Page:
“Light Up EdVenture” Reveals Children’s Museum’s New Brand and a Larger-than-Life Insect on the Fingertip of the Iconic 40-foot-tall “Eddie”

Summer kick-off event will celebrate the Midlands, the local firefly,
and celebrate the museum’s renewed commitment to the community

COLUMBIA, S.C., May 23, 2023 – After nearly 20 years of resting on the fingertip of Eddie—the 40-foot-tall-child exhibit at EdVenture Children’s Museum—the iconic EdVenture dragonfly is being removed. Insect lovers fear not! Eddie will have another six-legged arthropod landing on his finger soon, and it will be one with indigenous roots to the Midlands area—the firefly! Eddie’s new flying (endangered) friend is just one aspect of the museum’s new rebrand that is being launched in celebration of the summer on Tuesday, May 30 at 10:00 a.m. at its Gervais Street location.

With special guests from Congaree National Park, the Fireflies Baseball Team, and the South Carolina Teacher of the Year, Deion Jamison, EdVenture will gather with the community to “light up” the new firefly that is being placed on Eddie’s finger. The museum will be open to the public on Tuesdays for the summer season and is inviting all to join in the celebration. This event will be free to guests with the purchase of general admission to the museum.

“The purpose of the rebrand is to make EdVenture more place-based,” explains Andy Marquart, CEO of EdVenture. “We want kids to appreciate the world around them—especially the one that is in their backyard. When we began discussing the new brand, we knew that anchoring the theme and concept to the local community was a must.”

EdVenture’s new logo includes a magnifying glass with a firefly underneath. The magnifying glass was meant to symbolize EdVenture’s new tagline: Where curiosity is larger than life. As the rebrand has been created over the last few months, EdVenture has built a stronger connection to the community, including partnerships with the Congaree National Park and the Columbia Fireflies Baseball Team. EdVenture is partnering with both organizations to help raise awareness about conserving the endangered firefly.

“What better place to begin educating the public about the endangerment of the local firefly than with children,” says Greg Hauburger, Superintendent of Congaree National Park. “According to the Xerces Society for Invertebrate Conservation, the Phorturis forresti—also referred to by the moniker ‘Loopy Five Firefly’—is endangered. This particular firefly that is indigenous to South Carolina, Georgia, and Tennessee, is at risk of being extinct due to habitat loss and light pollution.”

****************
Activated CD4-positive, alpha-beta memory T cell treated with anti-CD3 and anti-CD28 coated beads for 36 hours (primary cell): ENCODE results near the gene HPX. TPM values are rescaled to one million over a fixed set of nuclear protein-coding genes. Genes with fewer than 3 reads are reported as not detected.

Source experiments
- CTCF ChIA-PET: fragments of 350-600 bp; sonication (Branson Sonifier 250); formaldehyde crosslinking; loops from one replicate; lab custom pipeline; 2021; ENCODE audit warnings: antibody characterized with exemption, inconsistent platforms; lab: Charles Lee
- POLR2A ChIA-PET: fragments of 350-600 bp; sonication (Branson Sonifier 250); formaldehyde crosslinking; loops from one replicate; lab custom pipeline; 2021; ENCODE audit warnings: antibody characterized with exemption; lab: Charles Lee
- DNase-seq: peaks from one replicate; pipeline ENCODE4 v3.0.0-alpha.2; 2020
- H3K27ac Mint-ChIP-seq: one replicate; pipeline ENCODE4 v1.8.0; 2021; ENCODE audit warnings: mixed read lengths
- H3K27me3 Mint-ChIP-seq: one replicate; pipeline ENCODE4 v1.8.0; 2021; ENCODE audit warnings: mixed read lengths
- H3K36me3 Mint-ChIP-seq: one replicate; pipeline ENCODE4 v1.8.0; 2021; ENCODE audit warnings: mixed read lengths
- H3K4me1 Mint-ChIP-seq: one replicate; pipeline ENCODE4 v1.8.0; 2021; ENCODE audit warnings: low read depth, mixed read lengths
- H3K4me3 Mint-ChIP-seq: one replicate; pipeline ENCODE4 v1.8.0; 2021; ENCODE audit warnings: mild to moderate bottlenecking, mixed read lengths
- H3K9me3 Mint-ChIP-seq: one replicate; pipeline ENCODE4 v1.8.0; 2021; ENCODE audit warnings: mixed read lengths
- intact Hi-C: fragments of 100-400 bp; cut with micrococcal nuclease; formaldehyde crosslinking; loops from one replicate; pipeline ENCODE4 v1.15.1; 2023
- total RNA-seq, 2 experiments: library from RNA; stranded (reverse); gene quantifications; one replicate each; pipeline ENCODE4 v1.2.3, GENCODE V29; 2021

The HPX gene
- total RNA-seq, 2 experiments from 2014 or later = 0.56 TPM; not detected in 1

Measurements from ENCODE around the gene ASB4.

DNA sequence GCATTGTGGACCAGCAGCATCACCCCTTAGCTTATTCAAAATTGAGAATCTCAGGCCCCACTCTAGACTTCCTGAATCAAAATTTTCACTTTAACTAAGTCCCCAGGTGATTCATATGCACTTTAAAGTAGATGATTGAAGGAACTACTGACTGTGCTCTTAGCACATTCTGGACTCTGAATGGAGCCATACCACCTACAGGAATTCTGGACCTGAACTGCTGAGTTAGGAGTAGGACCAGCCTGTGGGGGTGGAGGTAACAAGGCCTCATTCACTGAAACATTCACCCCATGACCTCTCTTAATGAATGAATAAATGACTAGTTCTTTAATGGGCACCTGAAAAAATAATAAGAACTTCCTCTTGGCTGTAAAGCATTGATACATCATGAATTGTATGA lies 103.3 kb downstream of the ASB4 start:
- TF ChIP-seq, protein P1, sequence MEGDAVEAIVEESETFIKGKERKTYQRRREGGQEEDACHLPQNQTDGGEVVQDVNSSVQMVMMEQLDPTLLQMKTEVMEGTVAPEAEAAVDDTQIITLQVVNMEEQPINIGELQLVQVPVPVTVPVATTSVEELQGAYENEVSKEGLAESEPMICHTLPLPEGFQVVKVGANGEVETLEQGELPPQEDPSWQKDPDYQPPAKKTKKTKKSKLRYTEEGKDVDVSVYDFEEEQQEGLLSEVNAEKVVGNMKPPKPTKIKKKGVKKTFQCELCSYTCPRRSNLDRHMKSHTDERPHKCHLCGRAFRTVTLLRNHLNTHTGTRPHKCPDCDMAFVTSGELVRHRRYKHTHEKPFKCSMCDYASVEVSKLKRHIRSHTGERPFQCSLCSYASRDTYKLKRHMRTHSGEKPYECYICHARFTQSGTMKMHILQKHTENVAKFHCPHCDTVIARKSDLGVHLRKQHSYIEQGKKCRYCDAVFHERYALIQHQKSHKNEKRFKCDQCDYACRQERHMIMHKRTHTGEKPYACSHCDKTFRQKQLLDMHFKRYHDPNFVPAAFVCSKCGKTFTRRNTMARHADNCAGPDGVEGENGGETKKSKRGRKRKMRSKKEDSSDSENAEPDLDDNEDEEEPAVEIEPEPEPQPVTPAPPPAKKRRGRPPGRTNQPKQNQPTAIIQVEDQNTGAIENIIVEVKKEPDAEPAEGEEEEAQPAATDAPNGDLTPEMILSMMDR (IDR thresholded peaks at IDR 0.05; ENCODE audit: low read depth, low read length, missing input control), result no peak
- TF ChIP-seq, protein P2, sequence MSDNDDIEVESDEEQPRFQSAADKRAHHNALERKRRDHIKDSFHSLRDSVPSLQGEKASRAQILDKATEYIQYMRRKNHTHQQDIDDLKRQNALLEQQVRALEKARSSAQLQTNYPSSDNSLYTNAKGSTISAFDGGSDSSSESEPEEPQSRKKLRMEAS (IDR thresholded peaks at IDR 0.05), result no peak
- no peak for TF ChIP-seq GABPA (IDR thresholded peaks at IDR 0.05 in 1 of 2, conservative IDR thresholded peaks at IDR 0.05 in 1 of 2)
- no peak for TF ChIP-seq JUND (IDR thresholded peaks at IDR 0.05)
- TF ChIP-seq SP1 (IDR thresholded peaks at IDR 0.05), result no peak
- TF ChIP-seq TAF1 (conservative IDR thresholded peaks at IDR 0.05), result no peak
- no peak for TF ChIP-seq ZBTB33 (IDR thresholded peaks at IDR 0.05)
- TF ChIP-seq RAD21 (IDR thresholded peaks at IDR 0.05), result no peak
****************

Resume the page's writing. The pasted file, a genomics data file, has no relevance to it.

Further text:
According to the National Park Service, the Loopy Five Firefly is one of only three species of synchronous fireflies in North America. Each year between the weeks of mid-May to mid-June these fireflies, located in the Midlands, demonstrate a unique phenomenon when they light up at the same time as they search for a mate.

“Just as lights along the beaches deterred turtles from nesting, lights from a home also deter fireflies from lighting up at night in the Midlands,” explains Hauburger. “Believe it or not, fireflies are all over the area—not just at Congaree. The Congaree National Park urges folks to turn off their outdoor lights at their own home during this time to further improve the long-term sustainability of the annual firefly synchronization.”

EdVenture will host programming initiatives that educate guests about what puts the firefly in endangerment. Educational components will also include firefly conservation and ways to self-report about fireflies in your own backyard through the citizen science app.

“This rebrand is truly represents collective efforts of our community,” says Brad Shank, president of the Columbia Fireflies Baseball Team. “We are of the mindset that when one of us thrives, we all thrive. We are thrilled to learn about EdVenture’s part in raising awareness of the endangered local firefly. Just like the fireflies that provided us with our team name, we want to synchronize with EdVenture and other great community assets. When we do that, we can both engage with the local community, educate, and promote the uniqueness of the Midlands.”

EdVenture’s previous logo included a colorful book icon. When asked what prompted the change, Marquart said, “While we are huge advocates of literacy, the old logo did not represent all that EdVenture has to offer its guests. We have a complete STEAM (science, technology, engineering, arts, and mathematics) initiative. Plus—we have the fantastic Richland County Public Library right down the road! They’ve got the book covered.”

EdVenture chose the South Carolina Teacher of the Year to be the one to light the firefly on Eddie’s finger for the first time to further enhance the message that EdVenture strives to support teachers year-round as a complement to formal classroom learning.